success is due to the fact that he is a businessman, not a
politician. He explained that his administration has worked to
address security, education, and public health issues. He noted
that his administration purged the provincial police force of 1,000
corrupt officials, and is increasing training in order to
professionalize the force. For example, the province has recently
established a special investigation unit for homicide and complex
crime. Earlier in the year, the province created a special unit for
the investigation of sex crimes and human trafficking, he added. He
noted the problem of increased drug flow through Argentina, and
expressed interest in working with the USG Northern Border Task
Force aimed at enhancing U.S.-Argentine counter narcotics

7.(U) Turning to education issues, Alperovich told the Ambassador
that his administration has focused on increasing secondary school
attendance, and that his second term will concentrate on improving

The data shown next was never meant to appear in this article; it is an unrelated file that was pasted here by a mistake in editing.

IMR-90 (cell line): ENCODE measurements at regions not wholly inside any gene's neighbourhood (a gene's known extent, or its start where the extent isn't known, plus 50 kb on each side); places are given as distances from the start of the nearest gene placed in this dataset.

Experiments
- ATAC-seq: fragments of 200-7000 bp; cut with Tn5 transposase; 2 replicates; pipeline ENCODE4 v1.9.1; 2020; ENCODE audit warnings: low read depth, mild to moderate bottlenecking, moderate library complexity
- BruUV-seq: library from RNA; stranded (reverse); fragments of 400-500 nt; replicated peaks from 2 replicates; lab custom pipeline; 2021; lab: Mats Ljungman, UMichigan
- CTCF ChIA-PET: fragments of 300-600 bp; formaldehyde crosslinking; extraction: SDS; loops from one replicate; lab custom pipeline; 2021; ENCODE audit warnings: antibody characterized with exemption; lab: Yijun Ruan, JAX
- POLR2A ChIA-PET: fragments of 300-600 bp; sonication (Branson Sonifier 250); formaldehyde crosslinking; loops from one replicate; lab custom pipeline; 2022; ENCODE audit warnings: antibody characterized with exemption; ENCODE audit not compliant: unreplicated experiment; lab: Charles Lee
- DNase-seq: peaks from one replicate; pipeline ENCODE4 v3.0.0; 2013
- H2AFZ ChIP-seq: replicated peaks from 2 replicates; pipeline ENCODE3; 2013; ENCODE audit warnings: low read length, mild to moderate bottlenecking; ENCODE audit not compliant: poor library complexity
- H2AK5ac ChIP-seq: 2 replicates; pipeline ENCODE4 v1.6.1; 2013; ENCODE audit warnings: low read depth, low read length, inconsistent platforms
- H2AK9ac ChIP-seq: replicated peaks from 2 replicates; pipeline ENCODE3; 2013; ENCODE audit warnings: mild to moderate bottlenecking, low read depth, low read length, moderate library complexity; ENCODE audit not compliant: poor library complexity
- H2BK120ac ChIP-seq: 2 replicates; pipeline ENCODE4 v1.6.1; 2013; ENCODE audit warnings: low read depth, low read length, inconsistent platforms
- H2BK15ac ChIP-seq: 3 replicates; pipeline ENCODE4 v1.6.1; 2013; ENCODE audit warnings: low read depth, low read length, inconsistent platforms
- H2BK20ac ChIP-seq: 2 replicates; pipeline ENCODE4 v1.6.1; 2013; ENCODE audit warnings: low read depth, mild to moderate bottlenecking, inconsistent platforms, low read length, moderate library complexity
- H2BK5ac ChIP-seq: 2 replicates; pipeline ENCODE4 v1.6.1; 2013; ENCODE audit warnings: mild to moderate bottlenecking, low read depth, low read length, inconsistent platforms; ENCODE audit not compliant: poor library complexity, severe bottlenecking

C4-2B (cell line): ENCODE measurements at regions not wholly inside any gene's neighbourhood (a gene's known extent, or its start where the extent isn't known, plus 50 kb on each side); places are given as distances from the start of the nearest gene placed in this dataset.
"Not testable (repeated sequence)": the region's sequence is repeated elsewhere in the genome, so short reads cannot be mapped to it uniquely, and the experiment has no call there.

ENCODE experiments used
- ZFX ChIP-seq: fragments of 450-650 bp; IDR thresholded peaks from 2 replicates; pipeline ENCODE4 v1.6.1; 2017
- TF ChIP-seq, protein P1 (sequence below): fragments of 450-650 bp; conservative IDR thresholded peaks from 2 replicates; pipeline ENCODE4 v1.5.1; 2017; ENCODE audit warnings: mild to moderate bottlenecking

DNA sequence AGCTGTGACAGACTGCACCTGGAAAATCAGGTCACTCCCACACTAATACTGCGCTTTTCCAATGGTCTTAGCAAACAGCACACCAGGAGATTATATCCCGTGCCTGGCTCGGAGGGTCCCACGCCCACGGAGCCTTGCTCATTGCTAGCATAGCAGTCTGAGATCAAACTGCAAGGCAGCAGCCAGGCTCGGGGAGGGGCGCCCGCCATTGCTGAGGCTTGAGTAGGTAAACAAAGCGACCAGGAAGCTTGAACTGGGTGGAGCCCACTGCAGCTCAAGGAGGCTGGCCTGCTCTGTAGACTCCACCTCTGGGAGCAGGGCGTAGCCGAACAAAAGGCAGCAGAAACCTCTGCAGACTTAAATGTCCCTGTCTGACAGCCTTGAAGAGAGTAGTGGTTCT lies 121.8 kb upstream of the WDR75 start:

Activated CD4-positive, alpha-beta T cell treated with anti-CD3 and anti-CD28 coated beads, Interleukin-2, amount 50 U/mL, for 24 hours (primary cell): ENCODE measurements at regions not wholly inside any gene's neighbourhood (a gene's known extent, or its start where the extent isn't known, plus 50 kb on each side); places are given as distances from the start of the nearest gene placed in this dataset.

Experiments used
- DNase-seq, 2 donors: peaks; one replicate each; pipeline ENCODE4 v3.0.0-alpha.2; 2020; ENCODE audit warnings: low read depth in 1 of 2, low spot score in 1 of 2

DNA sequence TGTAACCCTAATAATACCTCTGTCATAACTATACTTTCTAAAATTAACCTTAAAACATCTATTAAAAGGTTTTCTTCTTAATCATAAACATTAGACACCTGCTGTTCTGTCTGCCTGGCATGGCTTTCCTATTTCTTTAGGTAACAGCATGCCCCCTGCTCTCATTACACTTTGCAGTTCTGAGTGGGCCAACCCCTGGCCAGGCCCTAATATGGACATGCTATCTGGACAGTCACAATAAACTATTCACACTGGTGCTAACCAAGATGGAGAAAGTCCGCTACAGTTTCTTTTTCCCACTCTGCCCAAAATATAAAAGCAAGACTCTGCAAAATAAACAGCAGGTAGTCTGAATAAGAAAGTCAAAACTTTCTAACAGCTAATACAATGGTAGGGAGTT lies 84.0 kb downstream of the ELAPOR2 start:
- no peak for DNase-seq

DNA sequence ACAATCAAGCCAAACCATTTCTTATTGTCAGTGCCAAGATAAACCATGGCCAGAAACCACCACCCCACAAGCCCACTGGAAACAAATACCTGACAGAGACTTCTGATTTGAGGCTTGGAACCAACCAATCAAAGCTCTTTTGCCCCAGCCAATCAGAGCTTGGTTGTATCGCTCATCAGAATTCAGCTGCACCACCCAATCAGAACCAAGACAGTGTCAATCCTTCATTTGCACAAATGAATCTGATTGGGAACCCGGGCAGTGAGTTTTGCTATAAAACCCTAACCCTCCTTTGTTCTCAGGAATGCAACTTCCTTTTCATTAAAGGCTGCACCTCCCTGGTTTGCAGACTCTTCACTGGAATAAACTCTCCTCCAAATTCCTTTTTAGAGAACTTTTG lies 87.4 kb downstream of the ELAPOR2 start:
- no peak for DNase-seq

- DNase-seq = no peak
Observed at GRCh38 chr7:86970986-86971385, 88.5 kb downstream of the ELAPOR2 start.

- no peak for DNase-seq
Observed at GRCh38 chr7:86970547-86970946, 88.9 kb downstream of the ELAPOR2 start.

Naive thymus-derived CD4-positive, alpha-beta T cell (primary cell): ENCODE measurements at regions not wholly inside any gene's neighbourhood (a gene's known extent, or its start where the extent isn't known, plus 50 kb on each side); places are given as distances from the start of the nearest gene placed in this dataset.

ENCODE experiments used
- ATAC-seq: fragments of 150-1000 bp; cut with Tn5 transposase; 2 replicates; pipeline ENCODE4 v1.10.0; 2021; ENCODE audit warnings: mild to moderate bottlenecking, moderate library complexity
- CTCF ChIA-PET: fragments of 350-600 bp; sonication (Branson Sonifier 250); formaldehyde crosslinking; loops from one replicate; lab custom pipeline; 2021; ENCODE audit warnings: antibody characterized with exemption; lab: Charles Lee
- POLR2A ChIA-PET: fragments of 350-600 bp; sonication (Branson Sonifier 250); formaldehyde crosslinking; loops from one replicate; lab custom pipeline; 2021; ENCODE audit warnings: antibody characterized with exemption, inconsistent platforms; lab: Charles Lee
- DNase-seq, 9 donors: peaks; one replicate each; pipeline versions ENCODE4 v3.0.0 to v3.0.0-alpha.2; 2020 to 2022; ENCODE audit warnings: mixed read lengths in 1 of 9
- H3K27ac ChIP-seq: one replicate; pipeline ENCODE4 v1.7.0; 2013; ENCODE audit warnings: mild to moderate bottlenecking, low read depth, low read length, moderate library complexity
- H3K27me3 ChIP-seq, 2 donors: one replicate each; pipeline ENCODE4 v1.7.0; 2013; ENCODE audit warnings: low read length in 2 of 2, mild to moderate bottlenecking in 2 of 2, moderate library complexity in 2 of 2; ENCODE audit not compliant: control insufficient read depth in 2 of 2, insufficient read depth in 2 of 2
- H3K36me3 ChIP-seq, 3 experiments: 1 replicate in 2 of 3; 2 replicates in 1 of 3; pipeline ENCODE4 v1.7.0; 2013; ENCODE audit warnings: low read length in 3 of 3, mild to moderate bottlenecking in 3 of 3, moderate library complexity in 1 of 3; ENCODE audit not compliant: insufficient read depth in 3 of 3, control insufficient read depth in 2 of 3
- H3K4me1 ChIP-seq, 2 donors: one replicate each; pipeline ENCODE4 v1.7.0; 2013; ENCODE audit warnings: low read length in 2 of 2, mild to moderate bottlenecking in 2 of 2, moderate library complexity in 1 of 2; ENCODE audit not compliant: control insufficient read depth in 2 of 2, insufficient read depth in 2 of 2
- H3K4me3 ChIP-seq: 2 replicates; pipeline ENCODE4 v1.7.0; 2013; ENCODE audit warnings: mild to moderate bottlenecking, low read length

the quality of education. In the first four years of his
administration, over 1,500 new classrooms have been built and
secondary school attendance rates increased 50-60 percent. In an
effort to prevent truancy and delinquency, the Ministry of Education
has also developed extra-curricular sports programs targeted at
children from low-income households. The day before the
Ambassador's visit, the provincial Ministry of Education signed an
agreement with Intel to jointly train provincial teachers in how
best to use Information and Communication Technologies to enhance
classroom activity.

8. (U) National Deputy Rojkes de Alperovich, the wife of the
governor, noted provincial successes on public health issues. At
the height of Argentina's economic crisis in 2001, Tucuman had one
of the highest infant mortality rates in Argentina, with 26 out of
1000 infants dying mostly from malnutrition. Tucuman's Ministry of
Health developed a program to ensure that all women receive prenatal
care from the moment they discover that they are pregnant. In
addition, the province began an immunization program to inoculate
all children under the age of five from a variety of diseases. As a